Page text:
Transcending Age Prejudice through Youth Engagement
Although historically ignored, many prejudices are now being regularly highlighted by the mass media, including racism, sexism, homophobia and classicism. One prominent prejudice in a youth’s life, however, is not in the news. Ageism, sometimes called “adultism,” is running rampant in schools, grocery stores, the job market, and many other institutions. Where this prejudice is not present, is at America’s Promise Alliance. Rarely do organizations that impact the youth actually involve youth in the decision making process. Public schools are in no way controlled by the youth whom they teach, nor are most afterschool programs, or youth focused initiatives. However, America’s Promise Alliance is transcending age prejudice through its youth engagement team’s outreach to young people in America.
There are two different ways in which students can become involved in the decision making process at America’s Promise Alliance. One is through the Board of Trustees, and one is through the Board of Directors. I joined the latter. As I jumped off the plane on my way to my first board meeting in D.C., I felt a wave of apprehension. Questions began to enter my mind: Will the board accept me? Will my voice be heard? Will the prejudice that I feel daily be present within the walls of America’s Promise Alliance? These questions were answered within the day. I, along with one other new Board member Lawrence Harris, had an informal introduction to the organization in the afternoon, followed by a formal introduction to the Board that night.
The first thing I noted about the office was the investment they have made to involve youth in their organization. Lawrence and I went through an office meet and greet, where all of our questions were answered, and we were introduced to every member of the America’s Promise Alliance staff. They provided us with an afternoon snack, and gave us a warm welcome, which was followed by a reception and awards dinner at the National Press Club.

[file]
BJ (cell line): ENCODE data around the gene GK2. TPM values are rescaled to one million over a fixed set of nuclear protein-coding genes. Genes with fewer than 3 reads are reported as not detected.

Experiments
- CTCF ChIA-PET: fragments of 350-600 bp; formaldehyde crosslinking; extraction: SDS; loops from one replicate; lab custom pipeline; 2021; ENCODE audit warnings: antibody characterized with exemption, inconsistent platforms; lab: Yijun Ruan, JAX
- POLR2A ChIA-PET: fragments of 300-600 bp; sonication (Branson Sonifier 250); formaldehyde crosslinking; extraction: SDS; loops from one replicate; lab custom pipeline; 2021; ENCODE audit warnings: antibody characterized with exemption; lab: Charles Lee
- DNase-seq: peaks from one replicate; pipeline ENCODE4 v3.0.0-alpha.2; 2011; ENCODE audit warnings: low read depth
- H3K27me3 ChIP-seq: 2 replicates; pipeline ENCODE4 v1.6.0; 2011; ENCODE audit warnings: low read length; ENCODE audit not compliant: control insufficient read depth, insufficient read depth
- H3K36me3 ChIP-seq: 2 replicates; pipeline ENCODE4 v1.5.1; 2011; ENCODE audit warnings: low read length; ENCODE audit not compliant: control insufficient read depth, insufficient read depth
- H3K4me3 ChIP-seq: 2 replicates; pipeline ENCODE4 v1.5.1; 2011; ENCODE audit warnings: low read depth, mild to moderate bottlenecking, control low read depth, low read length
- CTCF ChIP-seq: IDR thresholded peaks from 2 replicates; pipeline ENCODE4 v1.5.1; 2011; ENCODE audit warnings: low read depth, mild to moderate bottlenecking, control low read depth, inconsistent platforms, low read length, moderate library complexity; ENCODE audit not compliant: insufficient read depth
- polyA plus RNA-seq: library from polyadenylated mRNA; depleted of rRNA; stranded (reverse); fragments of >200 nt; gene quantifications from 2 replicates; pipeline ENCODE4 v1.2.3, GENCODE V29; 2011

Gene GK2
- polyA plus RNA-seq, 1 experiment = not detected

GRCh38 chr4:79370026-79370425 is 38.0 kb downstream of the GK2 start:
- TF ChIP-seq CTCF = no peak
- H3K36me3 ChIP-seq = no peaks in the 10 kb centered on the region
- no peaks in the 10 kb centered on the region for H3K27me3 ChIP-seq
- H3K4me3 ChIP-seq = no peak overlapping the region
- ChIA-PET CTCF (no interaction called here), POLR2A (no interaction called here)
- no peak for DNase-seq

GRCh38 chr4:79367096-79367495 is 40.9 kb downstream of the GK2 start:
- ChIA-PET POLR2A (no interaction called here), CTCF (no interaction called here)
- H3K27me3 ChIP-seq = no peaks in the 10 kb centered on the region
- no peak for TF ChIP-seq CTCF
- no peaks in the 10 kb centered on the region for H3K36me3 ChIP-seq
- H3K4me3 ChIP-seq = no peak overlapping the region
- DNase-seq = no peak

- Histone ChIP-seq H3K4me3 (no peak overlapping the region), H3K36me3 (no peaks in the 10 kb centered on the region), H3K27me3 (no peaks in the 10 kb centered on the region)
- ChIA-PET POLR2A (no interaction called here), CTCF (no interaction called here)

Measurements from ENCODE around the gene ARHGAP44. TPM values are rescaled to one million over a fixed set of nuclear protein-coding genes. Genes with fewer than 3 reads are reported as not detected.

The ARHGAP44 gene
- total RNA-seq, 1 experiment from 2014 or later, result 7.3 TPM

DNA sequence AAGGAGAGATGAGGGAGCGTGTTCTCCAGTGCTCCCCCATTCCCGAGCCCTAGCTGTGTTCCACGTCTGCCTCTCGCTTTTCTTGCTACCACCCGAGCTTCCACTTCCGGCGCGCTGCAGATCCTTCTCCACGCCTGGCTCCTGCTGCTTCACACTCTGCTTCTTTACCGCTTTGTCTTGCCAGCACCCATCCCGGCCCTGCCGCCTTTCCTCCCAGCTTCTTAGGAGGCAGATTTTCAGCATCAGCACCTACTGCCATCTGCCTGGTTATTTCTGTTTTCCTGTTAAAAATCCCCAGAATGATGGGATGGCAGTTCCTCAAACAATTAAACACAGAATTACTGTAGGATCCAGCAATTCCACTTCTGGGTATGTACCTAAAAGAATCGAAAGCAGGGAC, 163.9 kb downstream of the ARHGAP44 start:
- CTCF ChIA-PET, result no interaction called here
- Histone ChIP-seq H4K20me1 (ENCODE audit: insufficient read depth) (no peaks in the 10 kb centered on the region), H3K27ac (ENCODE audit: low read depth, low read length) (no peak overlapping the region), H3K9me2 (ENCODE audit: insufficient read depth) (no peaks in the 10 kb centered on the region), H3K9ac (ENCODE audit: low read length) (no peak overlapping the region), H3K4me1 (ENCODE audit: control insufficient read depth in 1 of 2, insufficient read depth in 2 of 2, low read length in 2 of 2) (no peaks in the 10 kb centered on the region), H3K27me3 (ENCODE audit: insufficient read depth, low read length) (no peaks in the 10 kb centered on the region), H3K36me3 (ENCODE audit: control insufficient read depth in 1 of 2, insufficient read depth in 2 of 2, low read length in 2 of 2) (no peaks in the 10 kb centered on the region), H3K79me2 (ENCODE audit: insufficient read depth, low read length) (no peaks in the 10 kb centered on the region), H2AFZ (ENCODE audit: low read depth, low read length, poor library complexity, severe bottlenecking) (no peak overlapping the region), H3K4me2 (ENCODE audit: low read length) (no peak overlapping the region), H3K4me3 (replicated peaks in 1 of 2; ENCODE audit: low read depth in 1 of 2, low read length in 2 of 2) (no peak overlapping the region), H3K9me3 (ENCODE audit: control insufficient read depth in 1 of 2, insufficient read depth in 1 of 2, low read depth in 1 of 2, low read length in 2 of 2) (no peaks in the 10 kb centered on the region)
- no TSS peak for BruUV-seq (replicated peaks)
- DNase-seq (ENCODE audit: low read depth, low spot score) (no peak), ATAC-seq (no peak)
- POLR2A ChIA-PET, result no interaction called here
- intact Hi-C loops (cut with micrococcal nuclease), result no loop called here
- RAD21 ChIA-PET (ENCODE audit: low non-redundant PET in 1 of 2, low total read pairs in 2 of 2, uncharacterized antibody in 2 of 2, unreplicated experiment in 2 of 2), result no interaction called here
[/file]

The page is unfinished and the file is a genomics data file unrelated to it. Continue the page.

There I was introduced to Daniel A. Casey, who provided me with an answer to the apprehensive questions that arose upon my arrival. “Make sure to say something in the meeting” he said, soon after our introduction, “Many new board members just sit back and cruise through their first meeting, not saying anything, but that turns into never speaking up throughout their appointment time.” Mr. Casey’s encouragement brought me to an exciting conclusion: I was brought here for a reason, to be heard.
Following Mr. Casey’s words of wisdom, the next day I awoke early to walk the half block to the America’s Promise Alliance office, anticipation building in my chest. The meeting began at ten with the staff updating the board members on the progress of the organization, and on their new initiative, Grad Nation. Gazing around the table, I took to heart two things Daniel Casey had said. The first was making sure that I participated, raised questions, or added opinions. The second was something he candidly said at dinner “There are a lot of big people on this board,” making sure to humbly say that he was not one, while pointing out Wilson Goode Sr. on my right, ex-mayor of Philadelphia, and senior adviser to Public/Private Ventures.
The Board of Directors at America’s Promise Alliance is filled with CEO’s, Presidents, and top executives of non-profits and for profit businesses. Just being in the presence of such power was humbling. Once the staff left, only the board remained, and we got down to making decisions. The current CEO of America’s Promise Alliance is retiring, and my participation in the process of replacing such an invested person, is teaching me about the business world in more ways than one. Besides being in the presence of such powerful people, I was in the presence of compassionate people. The discussion on the transition between leaders provided me a new look at how businesses are run, in stark contrast to my previous beliefs.
While the meeting was short, the quality was high. In half the time of a typical school day, I learned more about life in the real world than I could have imagined. The most thrilling moment of the board meeting was the mention of America’s Promise Alliance’s new emphasis on minorities, including Hispanic and African Americans. When I brought up the topic of Native Americans, Chairwoman Alma Powell expressed interest in the topic, showing me that compassionate people, no matter how far away they may be, really care about my people.